I recently wrote an article addressing Metcalfe's Law and related analyses from Reed and Briscoe, Odlyzko, and Tilly of network value. The summary of my analysis is that a number of factors can cause real world networks to have value substantially less than n squared. One factor is convergent value distributions, where each connection does not have equal value. Instead, if the distribution of connection values from each node converges to a limit, that drives the total network value to be only of order (n), in other words, linearly proportional to the size of the network.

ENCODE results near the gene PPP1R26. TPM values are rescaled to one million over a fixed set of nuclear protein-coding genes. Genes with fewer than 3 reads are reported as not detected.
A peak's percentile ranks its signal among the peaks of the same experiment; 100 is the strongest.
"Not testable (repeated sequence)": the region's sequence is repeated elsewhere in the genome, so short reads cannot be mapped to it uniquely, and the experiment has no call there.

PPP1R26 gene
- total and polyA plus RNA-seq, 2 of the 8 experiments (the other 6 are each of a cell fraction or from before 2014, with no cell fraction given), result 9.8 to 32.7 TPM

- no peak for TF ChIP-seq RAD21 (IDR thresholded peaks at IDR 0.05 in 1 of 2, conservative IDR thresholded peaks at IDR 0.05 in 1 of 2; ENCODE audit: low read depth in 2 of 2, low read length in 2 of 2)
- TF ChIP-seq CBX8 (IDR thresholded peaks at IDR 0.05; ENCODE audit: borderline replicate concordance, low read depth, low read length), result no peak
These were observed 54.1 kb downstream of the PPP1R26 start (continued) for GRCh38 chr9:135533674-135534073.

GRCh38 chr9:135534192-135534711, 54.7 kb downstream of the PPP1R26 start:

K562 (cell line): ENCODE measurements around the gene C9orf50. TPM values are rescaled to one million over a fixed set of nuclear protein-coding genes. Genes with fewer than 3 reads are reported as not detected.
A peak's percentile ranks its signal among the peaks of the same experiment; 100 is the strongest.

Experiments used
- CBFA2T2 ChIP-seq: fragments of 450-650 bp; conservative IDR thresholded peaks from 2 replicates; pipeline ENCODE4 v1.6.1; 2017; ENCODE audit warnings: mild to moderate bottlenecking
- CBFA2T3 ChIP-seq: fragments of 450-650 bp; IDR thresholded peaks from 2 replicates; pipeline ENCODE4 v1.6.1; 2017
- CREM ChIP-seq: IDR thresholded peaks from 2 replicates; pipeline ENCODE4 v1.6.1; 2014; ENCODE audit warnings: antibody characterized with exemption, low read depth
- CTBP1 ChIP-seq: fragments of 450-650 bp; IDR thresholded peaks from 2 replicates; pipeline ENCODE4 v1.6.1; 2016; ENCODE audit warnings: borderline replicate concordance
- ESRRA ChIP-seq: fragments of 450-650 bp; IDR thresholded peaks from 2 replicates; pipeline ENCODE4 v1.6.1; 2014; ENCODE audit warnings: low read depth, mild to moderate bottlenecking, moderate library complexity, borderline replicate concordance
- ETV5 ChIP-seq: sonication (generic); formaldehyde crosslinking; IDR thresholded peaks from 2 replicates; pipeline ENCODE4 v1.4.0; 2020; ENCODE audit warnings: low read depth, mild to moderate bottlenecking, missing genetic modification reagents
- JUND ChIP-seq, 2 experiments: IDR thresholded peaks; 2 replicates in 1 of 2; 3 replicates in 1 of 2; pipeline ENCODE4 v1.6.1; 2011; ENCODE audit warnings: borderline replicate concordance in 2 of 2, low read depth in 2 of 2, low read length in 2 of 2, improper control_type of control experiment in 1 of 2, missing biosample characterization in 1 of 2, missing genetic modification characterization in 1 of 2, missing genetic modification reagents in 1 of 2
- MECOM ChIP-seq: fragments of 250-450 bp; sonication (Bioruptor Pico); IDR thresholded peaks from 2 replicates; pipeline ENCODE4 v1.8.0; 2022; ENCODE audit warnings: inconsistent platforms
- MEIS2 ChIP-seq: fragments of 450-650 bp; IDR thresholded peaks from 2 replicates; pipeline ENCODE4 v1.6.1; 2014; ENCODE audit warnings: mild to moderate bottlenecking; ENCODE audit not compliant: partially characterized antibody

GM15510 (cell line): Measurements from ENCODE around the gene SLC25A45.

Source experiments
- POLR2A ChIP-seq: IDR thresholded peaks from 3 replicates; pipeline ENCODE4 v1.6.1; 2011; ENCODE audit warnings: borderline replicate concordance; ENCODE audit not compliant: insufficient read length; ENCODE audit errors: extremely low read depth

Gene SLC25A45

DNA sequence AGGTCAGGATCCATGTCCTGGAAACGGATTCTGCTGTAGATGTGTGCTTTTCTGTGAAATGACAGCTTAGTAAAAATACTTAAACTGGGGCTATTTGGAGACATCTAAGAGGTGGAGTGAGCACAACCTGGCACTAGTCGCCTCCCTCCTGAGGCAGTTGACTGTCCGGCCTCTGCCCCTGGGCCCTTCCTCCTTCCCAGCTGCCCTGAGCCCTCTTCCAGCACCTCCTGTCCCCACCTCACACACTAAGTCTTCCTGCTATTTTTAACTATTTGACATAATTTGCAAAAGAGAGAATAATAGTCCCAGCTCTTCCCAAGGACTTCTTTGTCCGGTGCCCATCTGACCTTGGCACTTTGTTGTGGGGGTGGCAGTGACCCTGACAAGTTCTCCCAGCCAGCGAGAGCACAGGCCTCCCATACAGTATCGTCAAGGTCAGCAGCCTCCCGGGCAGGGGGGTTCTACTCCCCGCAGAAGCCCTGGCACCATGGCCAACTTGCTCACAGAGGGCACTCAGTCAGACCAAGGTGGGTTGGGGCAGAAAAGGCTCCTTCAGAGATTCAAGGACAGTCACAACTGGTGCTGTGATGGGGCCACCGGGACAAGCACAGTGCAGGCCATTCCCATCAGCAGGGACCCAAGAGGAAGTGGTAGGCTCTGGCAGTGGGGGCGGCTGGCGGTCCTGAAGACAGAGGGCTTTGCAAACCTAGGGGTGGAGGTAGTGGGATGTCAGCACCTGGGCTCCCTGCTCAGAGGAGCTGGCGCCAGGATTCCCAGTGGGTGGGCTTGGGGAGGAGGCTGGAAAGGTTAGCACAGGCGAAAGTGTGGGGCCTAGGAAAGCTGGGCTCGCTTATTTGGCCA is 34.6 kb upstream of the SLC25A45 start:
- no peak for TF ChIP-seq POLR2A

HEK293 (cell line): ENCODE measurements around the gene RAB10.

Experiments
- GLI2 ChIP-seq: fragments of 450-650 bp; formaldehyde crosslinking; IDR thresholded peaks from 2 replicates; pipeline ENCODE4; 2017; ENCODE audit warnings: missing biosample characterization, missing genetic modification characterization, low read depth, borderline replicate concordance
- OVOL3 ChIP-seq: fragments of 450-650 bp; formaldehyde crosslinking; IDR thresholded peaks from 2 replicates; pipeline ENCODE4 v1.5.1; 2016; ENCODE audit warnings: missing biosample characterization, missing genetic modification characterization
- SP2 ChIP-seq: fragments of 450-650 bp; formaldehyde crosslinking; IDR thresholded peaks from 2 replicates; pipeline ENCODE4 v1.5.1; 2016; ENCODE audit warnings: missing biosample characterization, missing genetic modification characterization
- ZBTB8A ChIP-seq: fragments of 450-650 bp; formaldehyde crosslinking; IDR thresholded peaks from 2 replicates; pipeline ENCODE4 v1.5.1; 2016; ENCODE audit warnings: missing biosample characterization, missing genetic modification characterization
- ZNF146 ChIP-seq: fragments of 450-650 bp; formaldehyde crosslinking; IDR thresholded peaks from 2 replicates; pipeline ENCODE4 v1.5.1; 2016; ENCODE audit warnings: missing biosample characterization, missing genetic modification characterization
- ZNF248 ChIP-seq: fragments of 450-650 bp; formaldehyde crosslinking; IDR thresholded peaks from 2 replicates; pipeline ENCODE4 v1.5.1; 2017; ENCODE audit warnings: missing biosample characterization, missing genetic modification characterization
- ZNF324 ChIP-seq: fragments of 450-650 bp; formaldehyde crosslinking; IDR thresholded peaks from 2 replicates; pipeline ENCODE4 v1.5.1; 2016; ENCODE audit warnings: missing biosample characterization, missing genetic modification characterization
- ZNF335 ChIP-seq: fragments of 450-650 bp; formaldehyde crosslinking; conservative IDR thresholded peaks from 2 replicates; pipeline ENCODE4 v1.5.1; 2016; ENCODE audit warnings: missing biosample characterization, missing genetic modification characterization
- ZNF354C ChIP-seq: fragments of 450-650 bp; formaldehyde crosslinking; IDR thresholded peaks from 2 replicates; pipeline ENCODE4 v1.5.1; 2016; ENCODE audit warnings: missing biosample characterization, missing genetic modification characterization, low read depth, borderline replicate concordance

Another factor is limits of consumption that are intrinsic to the type of network. If each user can hit an upper bound in money or time spent extracting value from the network, then the value of the network is also just linear. The actual article was published in Business Communications Review, but is available here as a pdf.

The analysis also applies indirectly to Reed's 2^n valuation of Web 2.0 networks based on their group-forming capabilities. Briefly, while it is true that there are 2^n (2 to the nth power) subgroups of a network, it is unlikely that they are all equally valuable. This makes the total value substantially less than 2^n.

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